"Ideally, you would like to track a population of individuals over 20 or 30 years to see how each individual's epigenome changes, and the rate of change, as they age," he said. A large study could allow the association of epigenomic differences with health conditions, lifestyles or diets, he added.

Meanwhile, the research team is refining the test.

They are working to optimize the process of extracting cfDNA from blood. In mice, they can reliably get the amount of cfDNA they need from a quarter teaspoon of blood. Neretti thinks that they don't need to sequence the whole genome to detect the age- and health-related epigenetic changes. For this study, they did whole-genome sequencing, but he expects that sequencing 2 to 5 percent of the genome could be sufficient.

In addition to refining the nucleosome positioning analysis, the researchers would like to study another kind of epigenetic marker -- DNA methylation patterns -- in the cfDNA, Neretti said. This would provide additional information, including markers that can indicate what tissue the cfDNA came from. Determining the sources of cfDNA at different ages -- or what tissues are experiencing a lot of cell death -- could provide insights into the aging process.

Better understanding the epigenetic changes of the aging process could aid in developing treatments for age-associated disorders or someday be used to determine whether your body is aging faster or slower than typical, Neretti added.
-end-
The first author of the paper was Yee Voan Teo, a doctoral student in molecular biology, cell biology and biochemistry at Brown. In addition to Faria and Franceschi, other authors on the paper include Miriam Capri, Cristina Morsiani and Grazia Pizza from the University of Bologna.

The National Institutes of Health (grant R01-AG050582) and the Brown-Brazil Collaborative Research Fund (grant GFT640009) supported the research.

Brown University

Related DNA Articles from Brightsurf:

A new twist on DNA origami
A team* of scientists from ASU and Shanghai Jiao Tong University (SJTU) led by Hao Yan, ASU's Milton Glick Professor in the School of Molecular Sciences, and director of the ASU Biodesign Institute's Center for Molecular Design and Biomimetics, has just announced the creation of a new type of meta-DNA structures that will open up the fields of optoelectronics (including information storage and encryption) as well as synthetic biology.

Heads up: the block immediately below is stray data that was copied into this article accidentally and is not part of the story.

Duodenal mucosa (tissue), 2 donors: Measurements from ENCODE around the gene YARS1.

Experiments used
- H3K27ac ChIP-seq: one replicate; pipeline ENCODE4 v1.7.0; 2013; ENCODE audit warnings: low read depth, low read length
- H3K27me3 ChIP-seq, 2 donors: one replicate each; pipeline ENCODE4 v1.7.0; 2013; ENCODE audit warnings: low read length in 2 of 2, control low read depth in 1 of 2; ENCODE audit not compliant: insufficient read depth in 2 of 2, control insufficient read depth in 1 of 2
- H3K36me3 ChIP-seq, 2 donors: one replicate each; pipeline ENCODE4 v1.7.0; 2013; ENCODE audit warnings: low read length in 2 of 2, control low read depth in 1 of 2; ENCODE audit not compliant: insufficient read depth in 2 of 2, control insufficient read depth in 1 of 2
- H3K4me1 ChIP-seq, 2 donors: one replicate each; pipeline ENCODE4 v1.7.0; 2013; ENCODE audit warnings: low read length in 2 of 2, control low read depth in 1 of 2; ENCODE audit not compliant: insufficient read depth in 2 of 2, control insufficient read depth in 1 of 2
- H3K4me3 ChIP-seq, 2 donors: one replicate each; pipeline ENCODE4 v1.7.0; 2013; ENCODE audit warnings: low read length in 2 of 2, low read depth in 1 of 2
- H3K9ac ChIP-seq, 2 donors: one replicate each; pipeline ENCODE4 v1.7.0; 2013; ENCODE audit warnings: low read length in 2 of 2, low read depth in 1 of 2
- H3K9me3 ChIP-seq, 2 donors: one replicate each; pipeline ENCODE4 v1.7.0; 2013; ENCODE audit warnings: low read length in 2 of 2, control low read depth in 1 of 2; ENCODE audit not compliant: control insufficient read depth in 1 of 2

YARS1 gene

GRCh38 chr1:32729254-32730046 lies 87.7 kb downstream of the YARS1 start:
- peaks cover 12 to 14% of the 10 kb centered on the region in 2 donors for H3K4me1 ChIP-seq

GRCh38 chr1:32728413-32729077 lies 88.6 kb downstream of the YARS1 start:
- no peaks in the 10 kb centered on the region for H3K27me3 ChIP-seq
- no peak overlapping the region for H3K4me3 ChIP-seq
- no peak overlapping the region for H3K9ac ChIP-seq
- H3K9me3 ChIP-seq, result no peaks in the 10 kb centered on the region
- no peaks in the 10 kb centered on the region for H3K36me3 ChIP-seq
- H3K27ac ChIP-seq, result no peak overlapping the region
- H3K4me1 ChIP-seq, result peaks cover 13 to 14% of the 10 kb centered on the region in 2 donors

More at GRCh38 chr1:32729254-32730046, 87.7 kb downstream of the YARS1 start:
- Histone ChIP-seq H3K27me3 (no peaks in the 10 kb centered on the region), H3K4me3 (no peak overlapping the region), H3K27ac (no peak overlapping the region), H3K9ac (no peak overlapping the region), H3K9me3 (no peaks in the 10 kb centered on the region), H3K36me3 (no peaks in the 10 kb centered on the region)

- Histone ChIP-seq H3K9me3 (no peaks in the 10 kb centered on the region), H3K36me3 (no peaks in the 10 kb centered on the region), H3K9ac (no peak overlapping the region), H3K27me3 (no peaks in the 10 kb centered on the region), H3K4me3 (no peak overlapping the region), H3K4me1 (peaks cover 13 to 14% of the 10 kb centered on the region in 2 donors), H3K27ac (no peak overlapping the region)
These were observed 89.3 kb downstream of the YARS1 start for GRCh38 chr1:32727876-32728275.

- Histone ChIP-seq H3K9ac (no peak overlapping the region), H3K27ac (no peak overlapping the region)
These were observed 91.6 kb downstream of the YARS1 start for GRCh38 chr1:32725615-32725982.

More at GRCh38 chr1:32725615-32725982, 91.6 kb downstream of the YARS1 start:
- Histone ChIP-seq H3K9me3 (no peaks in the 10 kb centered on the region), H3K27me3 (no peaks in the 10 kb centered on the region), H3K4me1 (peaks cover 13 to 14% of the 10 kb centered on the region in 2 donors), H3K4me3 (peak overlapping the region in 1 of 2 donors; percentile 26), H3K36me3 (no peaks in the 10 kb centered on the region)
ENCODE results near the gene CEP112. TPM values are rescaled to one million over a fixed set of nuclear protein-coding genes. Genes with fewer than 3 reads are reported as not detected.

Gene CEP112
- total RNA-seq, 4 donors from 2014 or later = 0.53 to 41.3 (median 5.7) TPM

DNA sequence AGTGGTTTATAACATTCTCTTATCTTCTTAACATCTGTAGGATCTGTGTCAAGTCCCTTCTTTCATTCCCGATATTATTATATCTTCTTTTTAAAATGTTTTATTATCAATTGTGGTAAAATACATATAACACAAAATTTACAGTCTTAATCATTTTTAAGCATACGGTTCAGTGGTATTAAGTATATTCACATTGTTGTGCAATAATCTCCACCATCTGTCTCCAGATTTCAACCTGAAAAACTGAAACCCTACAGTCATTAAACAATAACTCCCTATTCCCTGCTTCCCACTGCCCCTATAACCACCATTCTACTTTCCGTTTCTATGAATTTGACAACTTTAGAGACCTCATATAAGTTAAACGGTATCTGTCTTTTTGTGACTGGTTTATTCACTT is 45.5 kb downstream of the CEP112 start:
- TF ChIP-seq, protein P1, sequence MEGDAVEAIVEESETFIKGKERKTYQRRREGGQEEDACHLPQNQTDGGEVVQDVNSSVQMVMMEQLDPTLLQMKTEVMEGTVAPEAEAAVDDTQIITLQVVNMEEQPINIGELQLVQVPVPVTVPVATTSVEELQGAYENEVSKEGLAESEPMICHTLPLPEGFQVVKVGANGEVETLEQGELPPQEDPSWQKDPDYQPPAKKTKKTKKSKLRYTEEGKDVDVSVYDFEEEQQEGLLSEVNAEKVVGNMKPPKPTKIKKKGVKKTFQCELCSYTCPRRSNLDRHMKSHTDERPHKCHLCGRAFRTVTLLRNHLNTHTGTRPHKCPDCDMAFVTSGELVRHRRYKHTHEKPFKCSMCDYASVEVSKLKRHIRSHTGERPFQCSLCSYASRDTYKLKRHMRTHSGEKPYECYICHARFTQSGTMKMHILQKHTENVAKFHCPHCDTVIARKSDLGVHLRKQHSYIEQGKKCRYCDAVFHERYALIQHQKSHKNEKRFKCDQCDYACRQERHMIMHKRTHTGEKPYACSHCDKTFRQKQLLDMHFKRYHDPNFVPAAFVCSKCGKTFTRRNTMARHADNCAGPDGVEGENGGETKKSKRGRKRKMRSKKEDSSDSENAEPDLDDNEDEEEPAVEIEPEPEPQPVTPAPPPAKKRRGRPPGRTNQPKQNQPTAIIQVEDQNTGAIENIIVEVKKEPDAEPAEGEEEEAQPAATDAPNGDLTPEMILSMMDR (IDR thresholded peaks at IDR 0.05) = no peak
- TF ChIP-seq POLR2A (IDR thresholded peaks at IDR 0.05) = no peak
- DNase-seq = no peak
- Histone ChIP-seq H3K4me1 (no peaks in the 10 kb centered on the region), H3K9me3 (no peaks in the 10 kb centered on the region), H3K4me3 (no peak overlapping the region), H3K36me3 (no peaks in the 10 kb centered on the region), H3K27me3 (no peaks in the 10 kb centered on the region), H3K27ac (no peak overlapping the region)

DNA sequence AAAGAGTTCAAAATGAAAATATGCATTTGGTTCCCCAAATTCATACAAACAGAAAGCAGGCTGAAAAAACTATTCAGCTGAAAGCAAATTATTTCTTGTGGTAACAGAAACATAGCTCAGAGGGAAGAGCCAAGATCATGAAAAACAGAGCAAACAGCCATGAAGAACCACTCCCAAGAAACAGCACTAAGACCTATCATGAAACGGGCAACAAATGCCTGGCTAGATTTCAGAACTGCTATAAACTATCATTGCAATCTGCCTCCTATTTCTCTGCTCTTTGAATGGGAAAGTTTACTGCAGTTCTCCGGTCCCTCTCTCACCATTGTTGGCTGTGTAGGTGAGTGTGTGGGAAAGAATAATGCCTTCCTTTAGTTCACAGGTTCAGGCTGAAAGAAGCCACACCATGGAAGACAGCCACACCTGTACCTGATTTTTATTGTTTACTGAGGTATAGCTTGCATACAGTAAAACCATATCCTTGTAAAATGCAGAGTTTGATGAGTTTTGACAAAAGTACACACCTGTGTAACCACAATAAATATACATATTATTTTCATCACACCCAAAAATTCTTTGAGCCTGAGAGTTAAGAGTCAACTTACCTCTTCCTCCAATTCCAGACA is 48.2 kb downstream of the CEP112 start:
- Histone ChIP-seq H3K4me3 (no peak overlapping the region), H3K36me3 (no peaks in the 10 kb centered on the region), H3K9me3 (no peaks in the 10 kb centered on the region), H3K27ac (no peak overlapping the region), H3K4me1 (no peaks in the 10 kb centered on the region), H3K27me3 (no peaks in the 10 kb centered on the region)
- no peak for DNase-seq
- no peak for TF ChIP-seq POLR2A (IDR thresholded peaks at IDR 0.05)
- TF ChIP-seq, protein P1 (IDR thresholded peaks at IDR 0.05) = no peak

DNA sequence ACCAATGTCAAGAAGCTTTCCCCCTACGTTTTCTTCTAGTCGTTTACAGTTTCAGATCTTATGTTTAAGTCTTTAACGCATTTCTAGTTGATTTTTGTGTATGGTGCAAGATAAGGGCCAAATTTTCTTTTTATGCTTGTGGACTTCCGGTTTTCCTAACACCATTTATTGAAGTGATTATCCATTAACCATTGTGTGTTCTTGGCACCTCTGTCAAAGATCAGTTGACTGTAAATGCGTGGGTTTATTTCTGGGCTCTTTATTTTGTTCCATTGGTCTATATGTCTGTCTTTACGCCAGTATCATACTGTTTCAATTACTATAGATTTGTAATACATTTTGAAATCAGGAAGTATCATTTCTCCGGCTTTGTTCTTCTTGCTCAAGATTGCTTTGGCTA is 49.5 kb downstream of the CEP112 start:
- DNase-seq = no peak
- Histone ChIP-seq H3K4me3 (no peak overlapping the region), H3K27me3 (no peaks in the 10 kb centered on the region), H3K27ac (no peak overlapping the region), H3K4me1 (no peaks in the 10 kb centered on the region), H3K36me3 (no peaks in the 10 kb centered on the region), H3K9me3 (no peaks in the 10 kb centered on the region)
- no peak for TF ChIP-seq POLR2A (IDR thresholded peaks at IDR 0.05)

Solving a DNA mystery
''A watched pot never boils,'' as the saying goes, but that was not the case for UC Santa Barbara researchers watching a ''pot'' of liquids formed from DNA.

Junk DNA might be really, really useful for biocomputing
When you don't understand how things work, it's not unusual to think of them as just plain old junk.

Designing DNA from scratch: Engineering the functions of micrometer-sized DNA droplets
Scientists at Tokyo Institute of Technology (Tokyo Tech) have constructed ''DNA droplets'' comprising designed DNA nanostructures.

Does DNA in the water tell us how many fish are there?
Researchers have developed a new non-invasive method to count individual fish by measuring the concentration of environmental DNA in the water, which could be applied for quantitative monitoring of aquatic ecosystems.

Zigzag DNA
How the cell organizes DNA into tightly packed chromosomes. Nature publication by Delft University of Technology and EMBL Heidelberg.

Scientists now know what DNA's chaperone looks like
Researchers have discovered the structure of the FACT protein -- a mysterious protein central to the functioning of DNA.

DNA is like everything else: it's not what you have, but how you use it
A new paradigm for reading out genetic information in DNA is described by Dr.

A new spin on DNA
For decades, researchers have chased ways to study biological machines.

From face to DNA: New method aims to improve match between DNA sample and face database
Predicting what someone's face looks like based on a DNA sample remains a hard nut to crack for science.

Read More: DNA News and DNA Current Events
Brightsurf.com is a participant in the Amazon Services LLC Associates Program, an affiliate advertising program designed to provide a means for sites to earn advertising fees by advertising and linking to Amazon.com.